Intelligence or politics?

We're going to feel a little less safe after Jan. 20 if Leon Panetta becomes director of the Central Intelligence Agency. President-elect Barack Obama has clearly caved in to the hard left if he follows through on this nomination.


Panetta is a good man and experienced political operative who would be a great appointment for any number of high level posts in the upcoming administration. But heading up the nation's spy agency isn't one of them.

For all of his previous experience in government as both an elected and appointed public official, Panetta has only had a glancing involvement in the complex, high-stakes world of intelligence gathering -- and that was as President Clinton's chief of staff when Clinton let Osama bin Laden off the hook.

It is apparent that Panetta is Obama's choice to head the agency because all the candidates with the requisite spying experience were tainted -- directly or indirectly -- with Bush administration policies that are anathema to Obama's hard left supporters.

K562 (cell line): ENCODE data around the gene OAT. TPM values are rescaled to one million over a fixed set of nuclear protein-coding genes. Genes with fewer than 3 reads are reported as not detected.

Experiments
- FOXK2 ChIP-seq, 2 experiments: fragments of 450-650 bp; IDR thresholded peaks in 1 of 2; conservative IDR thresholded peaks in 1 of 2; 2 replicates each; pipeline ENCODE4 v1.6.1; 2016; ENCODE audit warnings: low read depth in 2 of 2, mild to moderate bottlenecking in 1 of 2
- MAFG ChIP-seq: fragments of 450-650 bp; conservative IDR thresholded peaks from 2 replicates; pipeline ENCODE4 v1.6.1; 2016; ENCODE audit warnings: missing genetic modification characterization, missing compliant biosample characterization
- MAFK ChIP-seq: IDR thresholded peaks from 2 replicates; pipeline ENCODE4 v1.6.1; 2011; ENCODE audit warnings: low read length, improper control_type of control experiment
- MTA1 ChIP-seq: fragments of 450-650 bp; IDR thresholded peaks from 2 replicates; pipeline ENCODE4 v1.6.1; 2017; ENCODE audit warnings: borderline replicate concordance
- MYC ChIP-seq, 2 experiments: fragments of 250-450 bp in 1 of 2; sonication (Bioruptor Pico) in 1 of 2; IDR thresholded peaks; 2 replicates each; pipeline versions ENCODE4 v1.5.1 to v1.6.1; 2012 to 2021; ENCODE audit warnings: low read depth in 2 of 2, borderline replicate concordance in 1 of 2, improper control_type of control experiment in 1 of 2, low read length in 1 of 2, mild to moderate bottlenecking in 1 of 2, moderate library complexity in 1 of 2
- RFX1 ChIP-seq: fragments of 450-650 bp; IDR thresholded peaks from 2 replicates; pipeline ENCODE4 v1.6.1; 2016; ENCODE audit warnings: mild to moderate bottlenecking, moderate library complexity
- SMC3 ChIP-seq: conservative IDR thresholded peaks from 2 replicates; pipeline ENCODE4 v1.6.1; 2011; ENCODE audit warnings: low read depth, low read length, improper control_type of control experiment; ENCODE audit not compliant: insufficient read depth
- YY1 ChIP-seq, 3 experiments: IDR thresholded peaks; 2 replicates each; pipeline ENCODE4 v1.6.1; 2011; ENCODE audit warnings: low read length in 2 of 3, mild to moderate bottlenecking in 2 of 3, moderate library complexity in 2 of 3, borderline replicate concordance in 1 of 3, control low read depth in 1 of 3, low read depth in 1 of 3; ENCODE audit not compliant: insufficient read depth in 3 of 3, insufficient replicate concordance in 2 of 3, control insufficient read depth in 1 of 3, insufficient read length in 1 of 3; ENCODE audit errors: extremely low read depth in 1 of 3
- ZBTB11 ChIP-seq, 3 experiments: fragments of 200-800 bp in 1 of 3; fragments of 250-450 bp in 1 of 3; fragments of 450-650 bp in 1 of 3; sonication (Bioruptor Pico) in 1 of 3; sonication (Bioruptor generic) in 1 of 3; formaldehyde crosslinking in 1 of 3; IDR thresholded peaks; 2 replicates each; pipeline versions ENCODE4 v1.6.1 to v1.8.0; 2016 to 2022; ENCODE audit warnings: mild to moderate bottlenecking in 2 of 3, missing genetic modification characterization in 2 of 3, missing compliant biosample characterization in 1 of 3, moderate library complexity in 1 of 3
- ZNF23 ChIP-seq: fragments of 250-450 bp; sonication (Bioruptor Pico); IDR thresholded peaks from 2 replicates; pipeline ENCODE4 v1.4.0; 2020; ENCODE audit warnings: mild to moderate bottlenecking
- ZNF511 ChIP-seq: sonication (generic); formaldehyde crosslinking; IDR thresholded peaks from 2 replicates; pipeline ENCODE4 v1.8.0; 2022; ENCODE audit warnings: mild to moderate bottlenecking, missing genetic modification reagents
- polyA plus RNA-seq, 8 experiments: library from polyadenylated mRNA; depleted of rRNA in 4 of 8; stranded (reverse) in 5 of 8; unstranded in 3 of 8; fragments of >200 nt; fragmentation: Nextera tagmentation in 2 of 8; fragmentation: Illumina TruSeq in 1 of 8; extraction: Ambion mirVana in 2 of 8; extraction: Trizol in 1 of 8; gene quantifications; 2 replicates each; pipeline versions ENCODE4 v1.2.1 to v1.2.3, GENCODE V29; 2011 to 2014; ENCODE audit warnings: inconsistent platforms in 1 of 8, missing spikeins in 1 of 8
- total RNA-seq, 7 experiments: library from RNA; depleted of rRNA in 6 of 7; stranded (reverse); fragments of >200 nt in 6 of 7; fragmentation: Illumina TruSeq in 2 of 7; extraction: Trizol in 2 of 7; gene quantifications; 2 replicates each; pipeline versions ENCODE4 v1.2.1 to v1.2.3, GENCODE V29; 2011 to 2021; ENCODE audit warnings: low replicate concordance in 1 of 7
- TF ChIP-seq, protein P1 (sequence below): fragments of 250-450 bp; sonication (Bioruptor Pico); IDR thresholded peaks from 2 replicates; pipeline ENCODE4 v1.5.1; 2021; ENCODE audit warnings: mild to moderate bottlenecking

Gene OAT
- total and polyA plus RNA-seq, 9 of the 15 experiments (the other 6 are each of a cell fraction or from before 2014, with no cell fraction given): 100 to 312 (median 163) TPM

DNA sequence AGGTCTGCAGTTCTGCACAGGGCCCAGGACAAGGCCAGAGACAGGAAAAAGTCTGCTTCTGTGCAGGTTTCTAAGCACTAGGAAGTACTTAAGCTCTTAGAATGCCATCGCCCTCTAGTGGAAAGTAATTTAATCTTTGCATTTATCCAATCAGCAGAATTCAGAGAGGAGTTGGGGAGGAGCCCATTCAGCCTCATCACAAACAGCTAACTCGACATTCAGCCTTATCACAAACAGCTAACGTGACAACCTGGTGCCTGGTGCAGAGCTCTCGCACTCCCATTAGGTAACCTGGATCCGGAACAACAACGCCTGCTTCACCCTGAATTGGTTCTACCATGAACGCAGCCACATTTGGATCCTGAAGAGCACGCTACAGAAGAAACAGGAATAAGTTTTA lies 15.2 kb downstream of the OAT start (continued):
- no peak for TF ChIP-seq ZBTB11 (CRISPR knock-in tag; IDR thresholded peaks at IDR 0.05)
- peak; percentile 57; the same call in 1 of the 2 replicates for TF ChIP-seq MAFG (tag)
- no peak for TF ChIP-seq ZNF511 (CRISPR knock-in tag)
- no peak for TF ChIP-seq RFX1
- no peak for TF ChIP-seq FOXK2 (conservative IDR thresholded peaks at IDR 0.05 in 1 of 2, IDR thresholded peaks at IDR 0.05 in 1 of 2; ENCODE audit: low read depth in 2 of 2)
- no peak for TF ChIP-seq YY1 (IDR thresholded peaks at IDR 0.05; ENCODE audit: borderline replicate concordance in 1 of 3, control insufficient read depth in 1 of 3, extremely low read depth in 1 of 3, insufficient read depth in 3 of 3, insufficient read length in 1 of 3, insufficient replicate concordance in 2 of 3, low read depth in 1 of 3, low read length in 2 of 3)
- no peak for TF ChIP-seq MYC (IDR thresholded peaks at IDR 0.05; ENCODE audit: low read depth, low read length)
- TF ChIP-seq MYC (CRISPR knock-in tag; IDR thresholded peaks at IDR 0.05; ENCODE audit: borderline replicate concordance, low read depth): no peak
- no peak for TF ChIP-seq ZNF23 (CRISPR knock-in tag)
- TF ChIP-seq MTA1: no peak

These policies included heightened, rapid response surveillance activities, detention of Islamic terrorists at Guantanamo Bay prison camp in Cuba and, on occasion when absolutely nothing else worked, employing coercive interrogation techniques to obtain vital information from key enemy captives -- a practice Bush-haters brand as "torture."

Obama blasted all of these policies during his campaign and promised to clean them up if he won the presidency. It looks like he picked Panetta -- who fully supports those criticisms -- to help him make good on those promises.

The problem is -- as a host of experienced CIA hands point out -- Bush's hard-nosed strategies may sometimes be distasteful, but in a very harsh world they are what have kept America safe since 9-11. Scrapping them in favor of ACLU-type "human rights" policies to protect terrorist suspects from being apprehended, incarcerated or interrogated is not the way to keep our country safe.

Panetta will have a lot to answer to during his confirmation hearings -- and if he is confirmed, we can only hope that we'll feel better about his CIA stewardship than we do now.